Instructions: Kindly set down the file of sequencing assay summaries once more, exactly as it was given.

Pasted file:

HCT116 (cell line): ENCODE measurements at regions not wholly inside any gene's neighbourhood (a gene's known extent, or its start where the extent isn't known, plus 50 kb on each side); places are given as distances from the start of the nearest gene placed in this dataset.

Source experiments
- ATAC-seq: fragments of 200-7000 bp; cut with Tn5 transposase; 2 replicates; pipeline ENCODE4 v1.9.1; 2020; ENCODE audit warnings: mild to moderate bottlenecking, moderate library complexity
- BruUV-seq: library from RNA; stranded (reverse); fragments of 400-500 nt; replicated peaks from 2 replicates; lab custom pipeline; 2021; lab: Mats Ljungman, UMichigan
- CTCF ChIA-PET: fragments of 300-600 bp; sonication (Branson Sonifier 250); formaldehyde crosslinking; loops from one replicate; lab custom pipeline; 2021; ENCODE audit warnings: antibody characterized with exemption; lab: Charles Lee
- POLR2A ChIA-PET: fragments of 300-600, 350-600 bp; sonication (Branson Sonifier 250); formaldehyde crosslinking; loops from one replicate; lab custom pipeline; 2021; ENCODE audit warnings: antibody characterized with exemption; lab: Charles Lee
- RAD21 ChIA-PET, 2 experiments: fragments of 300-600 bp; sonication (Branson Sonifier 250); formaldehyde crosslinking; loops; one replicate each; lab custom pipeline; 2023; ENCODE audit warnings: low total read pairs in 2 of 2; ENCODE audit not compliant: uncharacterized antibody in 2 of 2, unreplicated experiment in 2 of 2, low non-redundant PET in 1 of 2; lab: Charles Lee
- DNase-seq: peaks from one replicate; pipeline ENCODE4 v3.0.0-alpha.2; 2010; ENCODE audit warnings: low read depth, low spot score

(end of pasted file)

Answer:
HCT116 (cell line): ENCODE measurements at regions not wholly inside any gene's neighbourhood (a gene's known extent, or its start where the extent isn't known, plus 50 kb on each side); places are given as distances from the start of the nearest gene placed in this dataset.

Source experiments
- ATAC-seq: fragments of 200-7000 bp; cut with Tn5 transposase; 2 replicates; pipeline ENCODE4 v1.9.1; 2020; ENCODE audit warnings: mild to moderate bottlenecking, moderate library complexity
- BruUV-seq: library from RNA; stranded (reverse); fragments of 400-500 nt; replicated peaks from 2 replicates; lab custom pipeline; 2021; lab: Mats Ljungman, UMichigan
- CTCF ChIA-PET: fragments of 300-600 bp; sonication (Branson Sonifier 250); formaldehyde crosslinking; loops from one replicate; lab custom pipeline; 2021; ENCODE audit warnings: antibody characterized with exemption; lab: Charles Lee
- POLR2A ChIA-PET: fragments of 300-600, 350-600 bp; sonication (Branson Sonifier 250); formaldehyde crosslinking; loops from one replicate; lab custom pipeline; 2021; ENCODE audit warnings: antibody characterized with exemption; lab: Charles Lee
- RAD21 ChIA-PET, 2 experiments: fragments of 300-600 bp; sonication (Branson Sonifier 250); formaldehyde crosslinking; loops; one replicate each; lab custom pipeline; 2023; ENCODE audit warnings: low total read pairs in 2 of 2; ENCODE audit not compliant: uncharacterized antibody in 2 of 2, unreplicated experiment in 2 of 2, low non-redundant PET in 1 of 2; lab: Charles Lee
- DNase-seq: peaks from one replicate; pipeline ENCODE4 v3.0.0-alpha.2; 2010; ENCODE audit warnings: low read depth, low spot score